Sri Lankan Prelate Warns of Landmine Threat

Calls for Rehabilitation of Child Solidiers

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COLOMBO, Sri Lanka, DEC. 2, 2009 ( After the Sri Lankan government’s decision to send refugees home, the archbishop of Colombo is warning about the danger of landmines that may greet these displaced persons.

Archbishop Malcolm Ranjith stated this Tuesday in an interview with Aid to the Church in Need, in which he responded to the government’s announcement that same day of its plans to send some 136,000 Tamil refugees home from the overcrowded camps.

The refugees have been living in these makeshift shelters since the fighting between the government and the Tamil Tiger rebels, which ended in May, drove them from their homes in the north of the country.

The aid agency noted that these government-run camps held up to 300,000 refugees at the height of the conflict.

The prelate protested, however, that action is needed before the displaced persons can return home.

He affirmed: «Some of the places where the Tamils are returning are heavily land-mined. They may get injured or worse.»

Under pressure

The archbishop continued, «The international community will scold us for sending them to their deaths so we must ensure that there are no landmines there.»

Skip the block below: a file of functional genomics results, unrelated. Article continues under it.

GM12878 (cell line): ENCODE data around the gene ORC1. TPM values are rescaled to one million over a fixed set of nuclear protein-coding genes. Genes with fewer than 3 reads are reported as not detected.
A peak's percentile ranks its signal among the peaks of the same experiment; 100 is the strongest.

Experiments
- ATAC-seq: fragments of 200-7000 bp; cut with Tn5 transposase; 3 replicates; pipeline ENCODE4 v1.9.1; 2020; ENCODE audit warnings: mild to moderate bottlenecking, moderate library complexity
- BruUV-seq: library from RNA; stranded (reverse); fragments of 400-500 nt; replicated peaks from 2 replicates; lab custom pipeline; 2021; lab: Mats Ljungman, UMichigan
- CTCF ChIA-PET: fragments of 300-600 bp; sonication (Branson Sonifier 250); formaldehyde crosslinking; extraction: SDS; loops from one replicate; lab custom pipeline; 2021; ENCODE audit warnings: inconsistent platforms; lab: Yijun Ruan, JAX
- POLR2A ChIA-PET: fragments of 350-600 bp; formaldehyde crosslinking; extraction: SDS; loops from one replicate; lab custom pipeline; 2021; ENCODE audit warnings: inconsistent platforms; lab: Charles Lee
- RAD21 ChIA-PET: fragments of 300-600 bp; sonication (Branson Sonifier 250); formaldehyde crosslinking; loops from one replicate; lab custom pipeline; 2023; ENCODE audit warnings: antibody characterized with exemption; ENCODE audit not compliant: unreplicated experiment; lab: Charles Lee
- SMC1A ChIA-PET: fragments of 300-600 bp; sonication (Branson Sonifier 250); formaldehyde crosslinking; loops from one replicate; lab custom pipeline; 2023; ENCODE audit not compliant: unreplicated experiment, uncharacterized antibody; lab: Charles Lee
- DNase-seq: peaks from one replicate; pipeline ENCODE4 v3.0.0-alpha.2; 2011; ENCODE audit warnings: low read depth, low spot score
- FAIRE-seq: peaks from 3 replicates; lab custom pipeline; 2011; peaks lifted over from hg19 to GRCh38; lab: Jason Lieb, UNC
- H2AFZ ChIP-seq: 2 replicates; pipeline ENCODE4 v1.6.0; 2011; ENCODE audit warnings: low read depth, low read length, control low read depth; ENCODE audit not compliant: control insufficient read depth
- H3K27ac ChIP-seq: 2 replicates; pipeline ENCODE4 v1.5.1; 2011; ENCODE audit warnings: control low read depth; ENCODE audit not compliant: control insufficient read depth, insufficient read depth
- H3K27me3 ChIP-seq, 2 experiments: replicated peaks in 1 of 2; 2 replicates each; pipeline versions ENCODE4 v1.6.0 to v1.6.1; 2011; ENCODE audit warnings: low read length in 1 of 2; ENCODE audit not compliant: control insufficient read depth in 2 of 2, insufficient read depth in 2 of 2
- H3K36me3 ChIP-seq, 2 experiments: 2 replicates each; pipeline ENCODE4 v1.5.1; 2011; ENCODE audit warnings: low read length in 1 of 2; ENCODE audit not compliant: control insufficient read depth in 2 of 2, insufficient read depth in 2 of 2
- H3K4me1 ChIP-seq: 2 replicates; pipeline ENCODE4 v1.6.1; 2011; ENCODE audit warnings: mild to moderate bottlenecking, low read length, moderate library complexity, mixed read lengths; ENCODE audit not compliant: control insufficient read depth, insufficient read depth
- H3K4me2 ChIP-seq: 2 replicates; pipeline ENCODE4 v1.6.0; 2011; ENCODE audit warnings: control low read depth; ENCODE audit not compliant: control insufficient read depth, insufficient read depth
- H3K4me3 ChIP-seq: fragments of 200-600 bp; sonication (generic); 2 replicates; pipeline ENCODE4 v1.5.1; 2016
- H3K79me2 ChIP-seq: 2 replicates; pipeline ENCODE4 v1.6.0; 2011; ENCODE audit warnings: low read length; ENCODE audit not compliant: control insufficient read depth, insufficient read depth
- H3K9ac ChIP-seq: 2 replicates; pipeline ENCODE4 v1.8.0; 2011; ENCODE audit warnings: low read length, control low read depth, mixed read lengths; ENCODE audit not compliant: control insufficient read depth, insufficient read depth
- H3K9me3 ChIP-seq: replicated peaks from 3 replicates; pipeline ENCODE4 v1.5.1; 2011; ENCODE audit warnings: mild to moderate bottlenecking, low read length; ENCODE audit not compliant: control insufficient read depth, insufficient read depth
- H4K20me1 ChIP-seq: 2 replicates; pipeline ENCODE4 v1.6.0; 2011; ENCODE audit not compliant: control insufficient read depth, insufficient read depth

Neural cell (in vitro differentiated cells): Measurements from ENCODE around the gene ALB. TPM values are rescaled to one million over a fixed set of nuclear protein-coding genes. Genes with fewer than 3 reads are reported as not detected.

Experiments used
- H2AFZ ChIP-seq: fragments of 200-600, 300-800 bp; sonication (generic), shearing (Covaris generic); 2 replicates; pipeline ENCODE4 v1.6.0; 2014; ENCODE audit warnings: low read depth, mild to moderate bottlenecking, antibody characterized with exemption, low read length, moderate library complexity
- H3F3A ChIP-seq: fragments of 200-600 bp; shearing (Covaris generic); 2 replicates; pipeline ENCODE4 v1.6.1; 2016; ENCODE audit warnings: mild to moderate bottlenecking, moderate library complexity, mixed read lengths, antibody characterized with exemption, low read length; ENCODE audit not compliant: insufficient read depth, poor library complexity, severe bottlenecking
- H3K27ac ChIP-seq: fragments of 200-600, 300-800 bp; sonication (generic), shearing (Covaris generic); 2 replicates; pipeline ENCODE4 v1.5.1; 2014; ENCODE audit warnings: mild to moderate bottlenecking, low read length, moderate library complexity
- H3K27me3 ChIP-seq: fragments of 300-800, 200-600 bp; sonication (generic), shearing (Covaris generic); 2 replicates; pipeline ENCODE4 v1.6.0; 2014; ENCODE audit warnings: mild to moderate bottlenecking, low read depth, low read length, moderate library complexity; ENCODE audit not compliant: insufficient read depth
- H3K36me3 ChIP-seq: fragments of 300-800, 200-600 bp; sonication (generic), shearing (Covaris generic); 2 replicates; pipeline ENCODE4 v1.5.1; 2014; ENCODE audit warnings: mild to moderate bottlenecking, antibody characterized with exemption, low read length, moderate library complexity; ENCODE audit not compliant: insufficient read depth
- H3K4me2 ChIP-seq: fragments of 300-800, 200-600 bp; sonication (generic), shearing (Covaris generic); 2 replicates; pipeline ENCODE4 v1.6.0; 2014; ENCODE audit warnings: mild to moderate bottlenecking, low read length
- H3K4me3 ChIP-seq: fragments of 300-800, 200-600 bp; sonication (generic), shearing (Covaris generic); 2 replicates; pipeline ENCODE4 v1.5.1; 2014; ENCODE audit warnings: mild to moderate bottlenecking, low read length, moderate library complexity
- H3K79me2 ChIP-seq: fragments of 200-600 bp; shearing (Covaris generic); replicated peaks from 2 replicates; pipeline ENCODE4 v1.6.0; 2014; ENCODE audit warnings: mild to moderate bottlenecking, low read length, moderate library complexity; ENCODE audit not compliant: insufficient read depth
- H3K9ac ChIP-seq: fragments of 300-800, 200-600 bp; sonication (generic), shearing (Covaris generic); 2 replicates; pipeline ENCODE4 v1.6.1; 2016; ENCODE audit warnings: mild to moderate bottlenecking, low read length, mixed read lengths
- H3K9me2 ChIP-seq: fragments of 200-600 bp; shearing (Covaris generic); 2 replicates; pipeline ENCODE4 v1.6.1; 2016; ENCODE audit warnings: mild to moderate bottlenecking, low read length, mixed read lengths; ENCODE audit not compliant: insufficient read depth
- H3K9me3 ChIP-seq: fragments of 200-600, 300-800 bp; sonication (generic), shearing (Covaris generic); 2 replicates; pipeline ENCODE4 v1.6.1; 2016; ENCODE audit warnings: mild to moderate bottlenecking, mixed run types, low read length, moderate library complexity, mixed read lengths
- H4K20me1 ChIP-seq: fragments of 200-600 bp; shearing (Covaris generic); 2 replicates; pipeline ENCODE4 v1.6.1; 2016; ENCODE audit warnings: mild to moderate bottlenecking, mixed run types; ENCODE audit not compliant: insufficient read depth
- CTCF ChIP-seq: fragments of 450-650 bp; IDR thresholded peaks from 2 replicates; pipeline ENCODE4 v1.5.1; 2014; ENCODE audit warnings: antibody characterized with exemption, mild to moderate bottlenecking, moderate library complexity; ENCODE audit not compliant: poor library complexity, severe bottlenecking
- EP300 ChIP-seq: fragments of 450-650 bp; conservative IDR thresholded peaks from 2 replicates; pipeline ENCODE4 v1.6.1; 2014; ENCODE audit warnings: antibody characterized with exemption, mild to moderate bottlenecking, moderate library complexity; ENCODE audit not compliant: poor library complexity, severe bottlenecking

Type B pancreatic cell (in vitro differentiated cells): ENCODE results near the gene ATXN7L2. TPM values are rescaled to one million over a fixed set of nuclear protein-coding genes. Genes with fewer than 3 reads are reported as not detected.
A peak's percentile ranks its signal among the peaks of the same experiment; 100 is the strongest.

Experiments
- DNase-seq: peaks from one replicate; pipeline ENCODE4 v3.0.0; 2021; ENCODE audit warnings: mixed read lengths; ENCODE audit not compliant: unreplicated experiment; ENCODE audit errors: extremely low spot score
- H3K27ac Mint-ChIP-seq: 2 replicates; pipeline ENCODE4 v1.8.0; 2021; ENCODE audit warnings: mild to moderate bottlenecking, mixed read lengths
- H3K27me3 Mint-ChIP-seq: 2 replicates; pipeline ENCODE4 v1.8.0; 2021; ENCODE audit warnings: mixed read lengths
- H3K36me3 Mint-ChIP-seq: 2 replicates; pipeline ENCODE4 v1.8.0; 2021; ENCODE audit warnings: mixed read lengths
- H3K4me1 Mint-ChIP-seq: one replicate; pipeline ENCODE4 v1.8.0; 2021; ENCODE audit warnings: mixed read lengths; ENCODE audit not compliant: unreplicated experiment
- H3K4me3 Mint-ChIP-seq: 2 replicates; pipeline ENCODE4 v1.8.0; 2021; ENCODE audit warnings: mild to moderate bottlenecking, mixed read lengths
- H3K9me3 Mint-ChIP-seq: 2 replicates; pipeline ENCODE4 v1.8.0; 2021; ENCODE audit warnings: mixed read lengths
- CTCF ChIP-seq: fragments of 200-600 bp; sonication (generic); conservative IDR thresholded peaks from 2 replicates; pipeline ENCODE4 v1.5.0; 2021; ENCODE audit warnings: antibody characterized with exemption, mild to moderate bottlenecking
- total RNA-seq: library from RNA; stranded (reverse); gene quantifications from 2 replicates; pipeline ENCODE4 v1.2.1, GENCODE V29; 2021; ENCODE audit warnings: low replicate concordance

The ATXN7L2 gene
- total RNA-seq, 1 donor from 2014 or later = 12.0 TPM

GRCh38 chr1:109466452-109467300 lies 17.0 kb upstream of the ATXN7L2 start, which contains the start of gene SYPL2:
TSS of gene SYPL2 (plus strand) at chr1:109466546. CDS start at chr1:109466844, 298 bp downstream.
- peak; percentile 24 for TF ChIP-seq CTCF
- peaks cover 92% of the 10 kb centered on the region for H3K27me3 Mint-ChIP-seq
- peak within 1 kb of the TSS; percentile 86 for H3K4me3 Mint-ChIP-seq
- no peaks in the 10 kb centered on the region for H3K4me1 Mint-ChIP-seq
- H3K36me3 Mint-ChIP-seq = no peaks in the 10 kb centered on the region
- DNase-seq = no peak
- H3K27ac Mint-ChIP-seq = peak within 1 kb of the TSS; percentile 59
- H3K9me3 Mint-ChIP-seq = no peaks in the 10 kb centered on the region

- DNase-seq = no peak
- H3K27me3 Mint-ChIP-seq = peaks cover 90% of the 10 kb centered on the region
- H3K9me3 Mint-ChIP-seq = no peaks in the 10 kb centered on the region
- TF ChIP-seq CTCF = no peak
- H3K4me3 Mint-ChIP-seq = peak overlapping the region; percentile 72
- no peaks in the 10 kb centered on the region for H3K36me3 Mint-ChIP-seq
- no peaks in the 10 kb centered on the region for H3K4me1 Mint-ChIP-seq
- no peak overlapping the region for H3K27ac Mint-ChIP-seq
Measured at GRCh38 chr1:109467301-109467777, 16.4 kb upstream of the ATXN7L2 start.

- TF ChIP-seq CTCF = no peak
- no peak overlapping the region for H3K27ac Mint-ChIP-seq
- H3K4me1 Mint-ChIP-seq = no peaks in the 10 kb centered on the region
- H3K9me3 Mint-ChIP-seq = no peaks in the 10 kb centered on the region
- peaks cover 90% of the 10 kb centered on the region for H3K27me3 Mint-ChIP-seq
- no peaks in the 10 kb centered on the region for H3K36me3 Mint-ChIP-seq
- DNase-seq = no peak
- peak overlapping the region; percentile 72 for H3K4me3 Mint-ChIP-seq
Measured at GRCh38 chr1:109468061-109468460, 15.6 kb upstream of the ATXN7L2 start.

He called on the international community to support this effort, noting that the «pressure is on» for the government also to «act fast.»

«The international community should help Sri Lanka to de-mine the area as quickly as they can and help rebuild the infrastructure — rebuild the roads, repair the railways and get things back to normal,» Archbishop Ranjith asserted.

He also appealed for the Tamil refugees to have a political voice, stating, «Through local politics they should be able to represent their own areas.»

«Perhaps the government should give them more than just a provincial council so that they can have more of a say in their own areas,» the prelate added.

He recalled the needs of the 10,000 child soldiers who had been recruited by the rebel forces, and are currently «in severe need of therapy and reconciliation work.»

The archbishop affirmed: «We must ensure that those people — former child soldiers — are rehabilitated and healed. They are now being trained to go back to normal life but it will take time.»


It is important to realize that this decades-long war involves wrongdoing on both sides, he said.

Archbishop Ranjith continued: «This is not a situation where you can say one side is a sinner and another side is a saint. Both are sinners. Both have made mistakes.

«What religious leaders need to do is to encourage the government in Sri Lanka to solve this through a political solution. We cannot go back to violence.»

«In order to create a new Sri Lanka,» he affirmed, «all religious leaders must get people to live their religious values as nobly as possible.»

«If people believed in their religions as they should, we would never have had so much violence and death,» the prelate stated.

The war between the Tamils and Sinhalese could have been avoided, he asserted, if both groups had withstood the radical forces within their communities.

«A little bit of readiness to compromise on entrenched positions could have made a lot of difference,» the archbishop said.

He concluded: «Even we [the Church] tried to bring the two sides to some kind of sanity but they would not listen to us. This was a problem that could have been solved long ago.»

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